Lee Center Earns LEED Gold

“To do more with less” is the mantra of all great engineers, architects, and designers today. In a world with the threat of climate change and an energy constrained future, it is also an obligation  to future generations. The Margaret Burke Lee Science and Health Careers Center is a brilliant example of this ethos. Having received LEED Gold certification; it ranks among the most efficient public buildings in the country.

According to the U.S. Green Building Council, buildings are among the heaviest consumers of natural resources. In the U.S., they account for 38 percent of all carbon dioxide emissions and 73 percent of electricity consumption. LEED Gold buildings save money and resources, and they have a positive impact on the health of occupants while promoting renewable, clean energy.

To receive LEED certification, building projects satisfy prerequisites and earn points to achieve different levels of certification. Prerequisites include energy efficiency, energy generation, water conservation, use of recycled materials, minimization and reuse of construction waste, and use of low gaseous emissions materials. Forty percent of the building materials used in the Lee Center construction are recycled and sourced from within 500 miles of the building site.

The purpose of the Lee Center is education, and as part of this mission, the building helps educate users about conservation. Signs within the building highlight sustainable innovations. In the main lobby, a sign notes that the walls are covered in reclaimed wood sheathing from a Midwestern barn. Another explains that the polished concrete floors help store and slowly release the winter sun’s warmth to reduce energy use. Placement of windows and skylights help mitigate the use of electric lighting. When light is needed, it is provided by LED bulbs, which use 30 percent less electricity than fluorescent bulbs, contain no mercury, and because they last 10 times longer, require less maintenance and create less waste.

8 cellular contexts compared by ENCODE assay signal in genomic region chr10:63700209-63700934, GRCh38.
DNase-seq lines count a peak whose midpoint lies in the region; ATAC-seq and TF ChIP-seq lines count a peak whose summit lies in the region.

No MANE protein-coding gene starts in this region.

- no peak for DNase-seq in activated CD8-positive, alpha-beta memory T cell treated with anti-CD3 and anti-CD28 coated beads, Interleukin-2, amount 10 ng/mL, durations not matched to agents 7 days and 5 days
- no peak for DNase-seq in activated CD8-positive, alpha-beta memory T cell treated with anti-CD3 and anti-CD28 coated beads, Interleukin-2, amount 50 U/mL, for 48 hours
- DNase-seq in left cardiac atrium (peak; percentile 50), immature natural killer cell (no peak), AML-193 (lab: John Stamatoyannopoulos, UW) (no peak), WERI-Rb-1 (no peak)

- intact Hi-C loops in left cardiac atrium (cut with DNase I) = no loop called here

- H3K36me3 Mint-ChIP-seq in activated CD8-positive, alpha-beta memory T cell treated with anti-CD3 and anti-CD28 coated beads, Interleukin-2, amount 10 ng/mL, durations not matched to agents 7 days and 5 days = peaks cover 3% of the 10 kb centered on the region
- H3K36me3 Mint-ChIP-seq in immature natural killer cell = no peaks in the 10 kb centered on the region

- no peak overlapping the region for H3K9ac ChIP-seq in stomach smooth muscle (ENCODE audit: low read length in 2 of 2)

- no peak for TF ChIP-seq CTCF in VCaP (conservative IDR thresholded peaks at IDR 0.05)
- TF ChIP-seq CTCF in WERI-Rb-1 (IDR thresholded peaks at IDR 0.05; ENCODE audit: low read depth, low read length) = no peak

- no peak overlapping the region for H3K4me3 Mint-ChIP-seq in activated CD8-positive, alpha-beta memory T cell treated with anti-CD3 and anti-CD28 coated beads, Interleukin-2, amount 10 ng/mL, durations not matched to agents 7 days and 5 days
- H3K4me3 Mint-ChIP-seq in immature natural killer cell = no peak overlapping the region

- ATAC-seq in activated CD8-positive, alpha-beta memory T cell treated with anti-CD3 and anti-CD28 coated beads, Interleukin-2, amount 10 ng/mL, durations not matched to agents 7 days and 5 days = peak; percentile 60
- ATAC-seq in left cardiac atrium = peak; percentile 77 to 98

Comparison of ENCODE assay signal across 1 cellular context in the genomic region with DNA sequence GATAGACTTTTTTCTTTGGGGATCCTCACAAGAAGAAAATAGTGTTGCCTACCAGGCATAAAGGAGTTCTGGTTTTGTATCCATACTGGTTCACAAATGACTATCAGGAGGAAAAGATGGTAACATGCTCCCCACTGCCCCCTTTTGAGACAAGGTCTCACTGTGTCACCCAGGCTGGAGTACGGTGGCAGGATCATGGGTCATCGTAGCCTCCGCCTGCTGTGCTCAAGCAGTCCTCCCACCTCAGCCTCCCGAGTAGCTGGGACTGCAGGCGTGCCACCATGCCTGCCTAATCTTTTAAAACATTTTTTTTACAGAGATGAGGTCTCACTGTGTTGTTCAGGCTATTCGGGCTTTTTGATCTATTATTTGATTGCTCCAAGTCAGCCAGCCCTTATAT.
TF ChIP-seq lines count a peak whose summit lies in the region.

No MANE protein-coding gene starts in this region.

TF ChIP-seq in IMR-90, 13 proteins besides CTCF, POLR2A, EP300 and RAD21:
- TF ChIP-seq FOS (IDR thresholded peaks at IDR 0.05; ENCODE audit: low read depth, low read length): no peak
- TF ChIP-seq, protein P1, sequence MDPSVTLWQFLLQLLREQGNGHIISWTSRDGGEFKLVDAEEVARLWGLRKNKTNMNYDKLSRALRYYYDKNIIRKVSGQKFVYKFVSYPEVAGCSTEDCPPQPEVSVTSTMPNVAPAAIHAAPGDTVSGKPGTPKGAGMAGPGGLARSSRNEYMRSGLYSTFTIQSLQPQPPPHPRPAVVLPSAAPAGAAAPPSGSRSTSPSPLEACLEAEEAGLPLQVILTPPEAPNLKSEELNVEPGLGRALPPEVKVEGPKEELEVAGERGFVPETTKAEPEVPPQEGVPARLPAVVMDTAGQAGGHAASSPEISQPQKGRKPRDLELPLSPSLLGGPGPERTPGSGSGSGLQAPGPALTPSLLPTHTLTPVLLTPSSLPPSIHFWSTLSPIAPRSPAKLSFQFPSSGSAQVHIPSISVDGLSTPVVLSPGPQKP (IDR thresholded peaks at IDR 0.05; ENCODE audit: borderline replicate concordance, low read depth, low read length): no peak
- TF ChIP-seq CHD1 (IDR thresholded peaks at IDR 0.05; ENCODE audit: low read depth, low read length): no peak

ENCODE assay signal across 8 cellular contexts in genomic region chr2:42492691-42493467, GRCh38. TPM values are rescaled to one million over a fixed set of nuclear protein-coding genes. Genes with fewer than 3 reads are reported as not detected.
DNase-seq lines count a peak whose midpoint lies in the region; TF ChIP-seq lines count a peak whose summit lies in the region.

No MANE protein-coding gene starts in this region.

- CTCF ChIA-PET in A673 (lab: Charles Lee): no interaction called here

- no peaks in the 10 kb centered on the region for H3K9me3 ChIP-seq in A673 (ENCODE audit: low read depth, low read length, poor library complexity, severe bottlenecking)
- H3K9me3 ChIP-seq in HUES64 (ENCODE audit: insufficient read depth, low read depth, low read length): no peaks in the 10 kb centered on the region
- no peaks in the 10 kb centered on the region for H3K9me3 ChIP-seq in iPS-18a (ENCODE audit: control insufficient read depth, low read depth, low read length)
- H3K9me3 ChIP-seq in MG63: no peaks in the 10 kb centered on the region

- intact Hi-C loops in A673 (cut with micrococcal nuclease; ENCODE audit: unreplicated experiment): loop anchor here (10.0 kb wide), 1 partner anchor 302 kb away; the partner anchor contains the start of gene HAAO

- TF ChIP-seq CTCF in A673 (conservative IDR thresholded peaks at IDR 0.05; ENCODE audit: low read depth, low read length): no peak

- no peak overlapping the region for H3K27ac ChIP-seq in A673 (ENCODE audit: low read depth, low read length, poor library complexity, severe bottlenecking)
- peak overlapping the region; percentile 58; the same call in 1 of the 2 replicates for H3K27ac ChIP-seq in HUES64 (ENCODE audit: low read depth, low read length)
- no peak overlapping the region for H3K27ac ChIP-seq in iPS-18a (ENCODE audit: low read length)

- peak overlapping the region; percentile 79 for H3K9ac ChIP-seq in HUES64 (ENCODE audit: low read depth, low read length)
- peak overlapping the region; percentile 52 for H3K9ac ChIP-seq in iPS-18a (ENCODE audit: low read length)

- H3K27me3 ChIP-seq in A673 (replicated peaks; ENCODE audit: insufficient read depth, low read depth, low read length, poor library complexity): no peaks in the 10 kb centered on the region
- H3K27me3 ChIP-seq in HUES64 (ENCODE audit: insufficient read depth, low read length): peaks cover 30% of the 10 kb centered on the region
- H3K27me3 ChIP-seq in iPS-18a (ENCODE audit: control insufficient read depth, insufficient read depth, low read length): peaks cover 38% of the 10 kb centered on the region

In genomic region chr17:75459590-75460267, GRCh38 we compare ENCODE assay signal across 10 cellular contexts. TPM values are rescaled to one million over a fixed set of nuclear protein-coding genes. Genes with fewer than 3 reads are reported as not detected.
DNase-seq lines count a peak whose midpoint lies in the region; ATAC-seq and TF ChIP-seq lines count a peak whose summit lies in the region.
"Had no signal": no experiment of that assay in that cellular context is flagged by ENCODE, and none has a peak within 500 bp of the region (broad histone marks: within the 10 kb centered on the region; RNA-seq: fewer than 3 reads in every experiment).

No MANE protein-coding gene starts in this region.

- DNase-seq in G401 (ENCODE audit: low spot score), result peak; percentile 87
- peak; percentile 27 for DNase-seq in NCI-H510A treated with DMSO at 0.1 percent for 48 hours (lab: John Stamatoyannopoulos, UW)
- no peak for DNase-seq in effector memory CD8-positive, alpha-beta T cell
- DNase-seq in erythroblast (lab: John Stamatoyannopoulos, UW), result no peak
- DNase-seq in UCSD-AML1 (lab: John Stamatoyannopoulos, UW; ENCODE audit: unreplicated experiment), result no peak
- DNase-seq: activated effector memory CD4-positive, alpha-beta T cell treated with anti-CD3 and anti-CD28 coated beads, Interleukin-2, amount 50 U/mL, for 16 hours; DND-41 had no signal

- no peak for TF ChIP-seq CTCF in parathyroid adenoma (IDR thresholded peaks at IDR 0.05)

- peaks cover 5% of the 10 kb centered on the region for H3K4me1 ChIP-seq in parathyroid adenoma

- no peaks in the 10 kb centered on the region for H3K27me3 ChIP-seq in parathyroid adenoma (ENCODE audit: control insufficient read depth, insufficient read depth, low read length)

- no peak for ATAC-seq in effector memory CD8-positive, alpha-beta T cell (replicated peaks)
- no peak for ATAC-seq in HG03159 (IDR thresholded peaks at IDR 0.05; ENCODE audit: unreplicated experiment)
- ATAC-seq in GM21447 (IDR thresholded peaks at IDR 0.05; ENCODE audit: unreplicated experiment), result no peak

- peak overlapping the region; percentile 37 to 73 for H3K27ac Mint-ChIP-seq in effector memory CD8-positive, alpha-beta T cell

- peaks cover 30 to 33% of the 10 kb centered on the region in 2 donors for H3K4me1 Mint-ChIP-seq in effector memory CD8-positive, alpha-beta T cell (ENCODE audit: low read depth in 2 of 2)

Computer controlled window shades sense the sun’s angle, temperature, and wind speed to help cool the building and allow heat and light in during colder weather. Solar panels are also positioned to shade windows and move with the season to maximize energy production. Even the elevator—constructed from 95 percent recycled material—uses a new technology that is twice as efficient as standard traction elevators and requires no maintenance oils. To help encourage recycling, filtered water stations are located throughout the building so users can refill water bottles.

In the past, the Illinois Green Economy Network provided an online dashboard where Oakton community members can monitor the energy savings provided by the solar panels.

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